Since we were careful when we overtook him, we didn't think we had anything to worry about, so we kept on driving. About three or four minutes later the trishaw was trailing behind us, honking and flashing his headlights. While doing so he lifted up a broken side mirror for us to see. Since it was quite dark, my wife thought it was a part of our vehicle, so we pulled over and stopped. The trishaw guy parked behind us, and walked up to the passenger seat window.
He kept rubbing on our side mirror and mumbling something (it was only later we realised that while doing so he was actually scraping our side mirror). I got off the vehicle to check what the issue was. It was only then he said that we had knocked down his side mirror and that it would cost him Rs.1500 to get it fixed.
I checked my side mirror, and it was scratched in a really odd way. However, since it was dark, he looked dodgy, and I didn't want to stir up any trouble, especially because of my wife was also in the car and didn't want to leave her alone in the vehicle, I gave him the Rs. 1500, got back and drove away.”
Names withheld under strict condition of anonymity
These scammers may be linked to a drug ring : Narahenpita OIC
Narahenpita Police OIC Gayan Prasanna told the Daily Mirror that two brothers have been doing these scams for some time. “When we investigated in to the matter we found that they have fixed their side mirrors in such a way so that they would fall at any moment. While the usual mechanism is for its spherical lock to be fixed upwards, they have it facing downwards. So even if they come in to contact with a car, the side mirror has a tendency to brush past its surface.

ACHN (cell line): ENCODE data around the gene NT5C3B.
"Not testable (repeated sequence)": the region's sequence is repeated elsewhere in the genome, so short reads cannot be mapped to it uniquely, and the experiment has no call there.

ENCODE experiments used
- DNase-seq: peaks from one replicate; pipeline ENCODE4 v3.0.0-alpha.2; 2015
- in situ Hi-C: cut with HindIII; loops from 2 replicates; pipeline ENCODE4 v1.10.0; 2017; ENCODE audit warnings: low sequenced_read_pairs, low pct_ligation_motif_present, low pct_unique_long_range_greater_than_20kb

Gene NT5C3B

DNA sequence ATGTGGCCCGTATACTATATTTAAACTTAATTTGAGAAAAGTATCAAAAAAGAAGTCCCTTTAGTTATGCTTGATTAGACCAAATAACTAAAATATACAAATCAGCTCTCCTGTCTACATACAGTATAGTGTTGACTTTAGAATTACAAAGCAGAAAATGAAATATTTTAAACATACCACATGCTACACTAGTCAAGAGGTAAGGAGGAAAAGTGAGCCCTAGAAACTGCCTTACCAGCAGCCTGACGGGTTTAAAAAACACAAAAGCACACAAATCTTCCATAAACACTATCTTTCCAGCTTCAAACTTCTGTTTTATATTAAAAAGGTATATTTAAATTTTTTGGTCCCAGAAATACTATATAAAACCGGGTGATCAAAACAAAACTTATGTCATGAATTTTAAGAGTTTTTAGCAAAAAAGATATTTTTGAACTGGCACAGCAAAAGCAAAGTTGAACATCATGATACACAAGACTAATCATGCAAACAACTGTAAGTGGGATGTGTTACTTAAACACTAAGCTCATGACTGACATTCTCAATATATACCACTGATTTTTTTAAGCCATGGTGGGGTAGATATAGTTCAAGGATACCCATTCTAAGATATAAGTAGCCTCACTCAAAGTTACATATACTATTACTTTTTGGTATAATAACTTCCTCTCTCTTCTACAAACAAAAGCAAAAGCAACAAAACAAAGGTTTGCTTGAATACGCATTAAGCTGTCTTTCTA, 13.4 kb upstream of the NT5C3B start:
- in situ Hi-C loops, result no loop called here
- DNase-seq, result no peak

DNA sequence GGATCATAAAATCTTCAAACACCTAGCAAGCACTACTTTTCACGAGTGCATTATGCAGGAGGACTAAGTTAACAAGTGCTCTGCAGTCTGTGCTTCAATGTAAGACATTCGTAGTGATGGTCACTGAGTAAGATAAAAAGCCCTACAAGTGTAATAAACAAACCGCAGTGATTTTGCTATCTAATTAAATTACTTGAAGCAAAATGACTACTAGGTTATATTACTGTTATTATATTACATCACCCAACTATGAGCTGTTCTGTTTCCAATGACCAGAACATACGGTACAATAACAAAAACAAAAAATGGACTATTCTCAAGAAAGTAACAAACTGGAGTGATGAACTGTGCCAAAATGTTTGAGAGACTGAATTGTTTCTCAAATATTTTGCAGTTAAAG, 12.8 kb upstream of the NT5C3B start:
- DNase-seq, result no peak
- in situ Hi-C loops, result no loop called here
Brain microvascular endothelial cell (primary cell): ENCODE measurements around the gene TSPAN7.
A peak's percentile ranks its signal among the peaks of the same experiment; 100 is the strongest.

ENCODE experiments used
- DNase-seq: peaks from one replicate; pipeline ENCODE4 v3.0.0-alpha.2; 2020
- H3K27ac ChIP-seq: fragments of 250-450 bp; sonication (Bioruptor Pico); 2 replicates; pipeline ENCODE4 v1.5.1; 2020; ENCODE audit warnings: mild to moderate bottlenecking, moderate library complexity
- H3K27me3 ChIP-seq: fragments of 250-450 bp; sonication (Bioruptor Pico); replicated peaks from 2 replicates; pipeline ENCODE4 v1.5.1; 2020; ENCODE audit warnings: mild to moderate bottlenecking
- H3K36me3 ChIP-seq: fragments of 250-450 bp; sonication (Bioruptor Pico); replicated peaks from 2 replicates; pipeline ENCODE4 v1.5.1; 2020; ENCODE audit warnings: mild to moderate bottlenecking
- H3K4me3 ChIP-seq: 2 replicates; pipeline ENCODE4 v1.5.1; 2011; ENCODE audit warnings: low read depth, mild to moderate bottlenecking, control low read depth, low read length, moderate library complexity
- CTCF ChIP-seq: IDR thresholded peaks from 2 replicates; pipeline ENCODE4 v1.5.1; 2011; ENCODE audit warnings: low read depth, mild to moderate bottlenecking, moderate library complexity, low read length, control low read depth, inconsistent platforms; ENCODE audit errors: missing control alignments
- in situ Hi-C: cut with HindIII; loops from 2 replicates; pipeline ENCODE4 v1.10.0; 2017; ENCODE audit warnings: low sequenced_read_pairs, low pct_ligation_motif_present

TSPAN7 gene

Then they come as close as possible with the vehicle they want to victimize and pretend to have met with an accident. Thereafter they take the side mirror in their hand and ask the people driving the vehicle to be more cautious and go on talking about the cost. If asked to go to the Police they refuse and instead bargain for money. Since the owners feel embarrassed, they have paid huge sums close to Rs. 6000. But the actual cost of a side mirror is Rs. 150.”
Speaking further he said that this is part of a business and they may be linked to a drug ring. “We arrested one of the suspects by the name Subash Anuruddha Tillekaratne driving the three-wheel with number WP ABE 4844 and was bailed out … two lakhs. In order to track individuals engaging in such scams we are in the process of conducting an island wide ‘line up’ along with the Colombo Crime Division (CCD).
Here we get the photos and fingerprints of these people and include them in a database. Then once we receive a complaint we will search for the name and track them down eventually.”
Professional tuk drivers don’t engage in such notorious acts : AITWOA Chairman
According to All Island Three-Wheel Owners Association (AITWOA) Chairman Sudhil Jayaruk professional three-wheel drivers do not have time to engage in such notorious acts. “They in fact don’t have time to waste because they have to go on their daily rounds and earn their living. But there is a group that is involved in the drug business and they are the ones causing trouble.
So they would come up with fake accidents such as those portrayed in these scams and try to earn some extra money. A side mirror for example won’t cost a huge sum of money; it could be bought for Rs. 150 and the matter could be solved in that case. But the underlying issue is that of these unwanted individuals ruining the profession. We in fact requested the government to identify professional three-wheel drivers and give them a license and give them a proper training about road rules and the civil laws.”